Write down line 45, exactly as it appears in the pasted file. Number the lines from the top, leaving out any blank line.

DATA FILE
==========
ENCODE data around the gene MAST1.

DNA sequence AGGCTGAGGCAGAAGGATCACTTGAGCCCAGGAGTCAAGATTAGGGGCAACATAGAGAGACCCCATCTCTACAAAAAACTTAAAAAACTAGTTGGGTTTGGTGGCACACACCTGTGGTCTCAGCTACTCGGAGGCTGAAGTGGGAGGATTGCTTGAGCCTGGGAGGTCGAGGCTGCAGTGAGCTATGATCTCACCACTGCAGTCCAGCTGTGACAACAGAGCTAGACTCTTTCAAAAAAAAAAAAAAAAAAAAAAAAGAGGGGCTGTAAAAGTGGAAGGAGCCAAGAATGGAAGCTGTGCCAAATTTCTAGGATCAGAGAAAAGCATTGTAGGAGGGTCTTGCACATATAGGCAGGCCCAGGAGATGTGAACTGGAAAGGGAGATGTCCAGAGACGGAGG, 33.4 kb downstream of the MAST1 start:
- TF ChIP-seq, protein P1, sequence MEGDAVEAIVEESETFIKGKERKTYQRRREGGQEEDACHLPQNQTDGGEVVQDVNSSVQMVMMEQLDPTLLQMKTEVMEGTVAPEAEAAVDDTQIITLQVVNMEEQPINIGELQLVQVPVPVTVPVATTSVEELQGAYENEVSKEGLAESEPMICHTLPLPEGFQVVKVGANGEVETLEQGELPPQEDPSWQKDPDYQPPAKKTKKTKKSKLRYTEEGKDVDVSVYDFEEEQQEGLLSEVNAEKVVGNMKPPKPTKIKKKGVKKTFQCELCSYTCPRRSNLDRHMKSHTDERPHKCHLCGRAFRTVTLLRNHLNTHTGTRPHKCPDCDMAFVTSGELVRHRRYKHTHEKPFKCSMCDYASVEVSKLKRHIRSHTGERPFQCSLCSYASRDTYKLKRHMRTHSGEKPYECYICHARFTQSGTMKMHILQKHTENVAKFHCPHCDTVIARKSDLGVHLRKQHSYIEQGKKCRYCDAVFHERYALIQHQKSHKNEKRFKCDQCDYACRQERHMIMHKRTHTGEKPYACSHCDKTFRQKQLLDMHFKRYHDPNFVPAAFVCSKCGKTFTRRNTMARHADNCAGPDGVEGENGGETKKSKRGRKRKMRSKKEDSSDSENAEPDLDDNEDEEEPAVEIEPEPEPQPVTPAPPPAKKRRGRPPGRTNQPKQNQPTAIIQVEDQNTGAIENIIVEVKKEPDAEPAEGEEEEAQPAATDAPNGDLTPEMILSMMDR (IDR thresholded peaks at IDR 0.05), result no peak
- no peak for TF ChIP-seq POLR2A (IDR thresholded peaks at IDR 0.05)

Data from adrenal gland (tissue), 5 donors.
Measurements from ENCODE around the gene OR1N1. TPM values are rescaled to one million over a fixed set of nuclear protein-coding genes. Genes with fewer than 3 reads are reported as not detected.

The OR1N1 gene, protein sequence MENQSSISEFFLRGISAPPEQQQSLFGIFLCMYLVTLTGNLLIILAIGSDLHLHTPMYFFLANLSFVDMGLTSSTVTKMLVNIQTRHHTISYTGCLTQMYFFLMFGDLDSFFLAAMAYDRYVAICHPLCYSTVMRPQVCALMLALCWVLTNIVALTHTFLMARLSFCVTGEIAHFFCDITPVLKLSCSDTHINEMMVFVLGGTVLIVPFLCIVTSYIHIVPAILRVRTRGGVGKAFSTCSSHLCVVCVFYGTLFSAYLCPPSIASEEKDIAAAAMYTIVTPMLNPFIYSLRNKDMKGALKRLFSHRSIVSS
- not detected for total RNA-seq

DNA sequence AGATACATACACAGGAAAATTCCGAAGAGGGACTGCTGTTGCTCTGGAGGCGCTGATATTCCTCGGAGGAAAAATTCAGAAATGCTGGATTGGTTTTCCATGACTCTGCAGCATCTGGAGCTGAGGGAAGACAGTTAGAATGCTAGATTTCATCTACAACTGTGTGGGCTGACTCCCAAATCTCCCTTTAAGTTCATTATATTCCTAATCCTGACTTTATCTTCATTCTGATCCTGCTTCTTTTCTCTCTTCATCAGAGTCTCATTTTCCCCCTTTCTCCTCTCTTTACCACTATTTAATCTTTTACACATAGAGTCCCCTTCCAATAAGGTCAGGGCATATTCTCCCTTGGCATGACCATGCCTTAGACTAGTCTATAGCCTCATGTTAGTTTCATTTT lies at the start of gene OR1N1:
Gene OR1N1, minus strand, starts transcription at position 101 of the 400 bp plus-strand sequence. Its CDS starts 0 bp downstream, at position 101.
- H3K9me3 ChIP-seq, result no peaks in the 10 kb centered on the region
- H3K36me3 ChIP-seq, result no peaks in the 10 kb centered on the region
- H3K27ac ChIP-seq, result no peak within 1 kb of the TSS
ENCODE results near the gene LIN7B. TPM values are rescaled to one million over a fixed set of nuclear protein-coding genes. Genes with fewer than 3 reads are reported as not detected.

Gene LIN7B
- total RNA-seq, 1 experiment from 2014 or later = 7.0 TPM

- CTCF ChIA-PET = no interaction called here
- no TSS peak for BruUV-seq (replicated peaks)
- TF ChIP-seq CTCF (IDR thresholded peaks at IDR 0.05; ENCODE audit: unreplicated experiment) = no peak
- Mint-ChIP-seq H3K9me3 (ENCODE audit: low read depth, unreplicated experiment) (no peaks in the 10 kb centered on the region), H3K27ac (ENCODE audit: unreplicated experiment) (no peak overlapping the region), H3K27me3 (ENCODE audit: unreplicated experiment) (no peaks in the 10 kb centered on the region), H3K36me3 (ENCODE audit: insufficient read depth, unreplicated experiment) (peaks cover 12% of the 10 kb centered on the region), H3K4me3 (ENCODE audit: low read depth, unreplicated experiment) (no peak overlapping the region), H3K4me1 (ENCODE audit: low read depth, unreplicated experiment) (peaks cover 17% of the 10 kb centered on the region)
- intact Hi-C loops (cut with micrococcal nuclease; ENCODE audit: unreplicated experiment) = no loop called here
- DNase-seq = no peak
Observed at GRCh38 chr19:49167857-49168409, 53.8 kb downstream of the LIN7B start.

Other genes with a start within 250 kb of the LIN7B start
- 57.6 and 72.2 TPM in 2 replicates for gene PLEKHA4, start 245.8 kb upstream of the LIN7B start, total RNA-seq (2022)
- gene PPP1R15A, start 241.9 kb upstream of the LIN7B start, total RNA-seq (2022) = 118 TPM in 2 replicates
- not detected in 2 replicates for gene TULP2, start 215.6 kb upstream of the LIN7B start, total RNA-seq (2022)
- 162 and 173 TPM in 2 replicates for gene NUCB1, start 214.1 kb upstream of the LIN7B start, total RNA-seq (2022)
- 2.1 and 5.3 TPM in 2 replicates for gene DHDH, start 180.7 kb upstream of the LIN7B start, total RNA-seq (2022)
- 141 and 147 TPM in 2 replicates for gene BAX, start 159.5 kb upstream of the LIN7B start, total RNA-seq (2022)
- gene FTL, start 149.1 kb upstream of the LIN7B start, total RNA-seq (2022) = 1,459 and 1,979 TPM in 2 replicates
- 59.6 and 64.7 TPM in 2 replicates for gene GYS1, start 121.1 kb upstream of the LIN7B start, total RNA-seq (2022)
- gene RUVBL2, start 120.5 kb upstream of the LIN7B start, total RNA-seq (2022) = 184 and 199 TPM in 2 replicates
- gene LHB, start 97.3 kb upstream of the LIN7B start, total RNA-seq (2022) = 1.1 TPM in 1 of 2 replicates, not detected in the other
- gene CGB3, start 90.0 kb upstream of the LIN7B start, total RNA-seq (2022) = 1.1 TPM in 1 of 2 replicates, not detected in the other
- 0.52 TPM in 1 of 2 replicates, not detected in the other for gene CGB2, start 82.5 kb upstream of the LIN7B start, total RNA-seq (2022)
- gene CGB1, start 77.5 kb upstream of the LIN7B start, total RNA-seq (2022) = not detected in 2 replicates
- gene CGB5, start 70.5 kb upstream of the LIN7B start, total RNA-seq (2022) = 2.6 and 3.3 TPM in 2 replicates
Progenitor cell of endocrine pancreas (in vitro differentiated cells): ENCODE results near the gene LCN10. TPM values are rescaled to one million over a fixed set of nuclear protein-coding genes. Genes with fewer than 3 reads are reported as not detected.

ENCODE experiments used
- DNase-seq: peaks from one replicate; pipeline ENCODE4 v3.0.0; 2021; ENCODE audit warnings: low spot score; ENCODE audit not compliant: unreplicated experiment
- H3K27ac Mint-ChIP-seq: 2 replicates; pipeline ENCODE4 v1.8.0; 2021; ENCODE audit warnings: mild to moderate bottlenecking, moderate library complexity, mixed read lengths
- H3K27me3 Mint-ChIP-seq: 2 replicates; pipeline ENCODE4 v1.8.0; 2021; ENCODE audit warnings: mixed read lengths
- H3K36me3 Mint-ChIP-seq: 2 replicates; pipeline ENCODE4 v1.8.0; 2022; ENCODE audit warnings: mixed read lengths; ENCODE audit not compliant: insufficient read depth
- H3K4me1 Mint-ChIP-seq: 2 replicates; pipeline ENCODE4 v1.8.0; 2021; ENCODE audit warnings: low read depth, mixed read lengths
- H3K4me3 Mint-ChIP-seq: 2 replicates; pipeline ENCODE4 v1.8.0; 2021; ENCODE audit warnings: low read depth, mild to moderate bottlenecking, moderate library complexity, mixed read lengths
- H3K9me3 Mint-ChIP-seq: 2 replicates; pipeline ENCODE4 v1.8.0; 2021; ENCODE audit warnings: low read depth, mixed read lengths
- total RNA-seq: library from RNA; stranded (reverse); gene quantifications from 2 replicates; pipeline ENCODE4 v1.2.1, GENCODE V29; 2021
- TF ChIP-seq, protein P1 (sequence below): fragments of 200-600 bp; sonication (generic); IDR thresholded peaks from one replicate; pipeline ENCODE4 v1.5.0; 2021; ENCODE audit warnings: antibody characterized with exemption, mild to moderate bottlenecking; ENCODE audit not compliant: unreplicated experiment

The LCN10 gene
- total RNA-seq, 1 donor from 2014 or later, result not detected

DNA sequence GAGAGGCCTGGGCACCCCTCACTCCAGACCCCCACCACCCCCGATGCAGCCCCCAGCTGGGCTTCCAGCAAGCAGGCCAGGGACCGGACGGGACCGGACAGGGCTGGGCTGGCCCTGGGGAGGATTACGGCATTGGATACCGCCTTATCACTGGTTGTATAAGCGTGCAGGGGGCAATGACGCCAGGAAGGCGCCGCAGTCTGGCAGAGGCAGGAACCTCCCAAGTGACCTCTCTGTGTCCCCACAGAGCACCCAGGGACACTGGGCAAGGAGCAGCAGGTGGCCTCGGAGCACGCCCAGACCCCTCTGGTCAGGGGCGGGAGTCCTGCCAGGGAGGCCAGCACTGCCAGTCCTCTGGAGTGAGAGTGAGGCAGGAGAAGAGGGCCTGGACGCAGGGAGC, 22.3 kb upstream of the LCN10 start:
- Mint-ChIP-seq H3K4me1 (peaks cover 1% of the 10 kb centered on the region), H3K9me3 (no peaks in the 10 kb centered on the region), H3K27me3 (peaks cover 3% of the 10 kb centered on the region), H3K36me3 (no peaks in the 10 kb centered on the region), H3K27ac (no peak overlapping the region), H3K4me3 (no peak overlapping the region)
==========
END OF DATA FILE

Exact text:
- H3K4me1 Mint-ChIP-seq: 2 replicates; pipeline ENCODE4 v1.8.0; 2021; ENCODE audit warnings: low read depth, mixed read lengths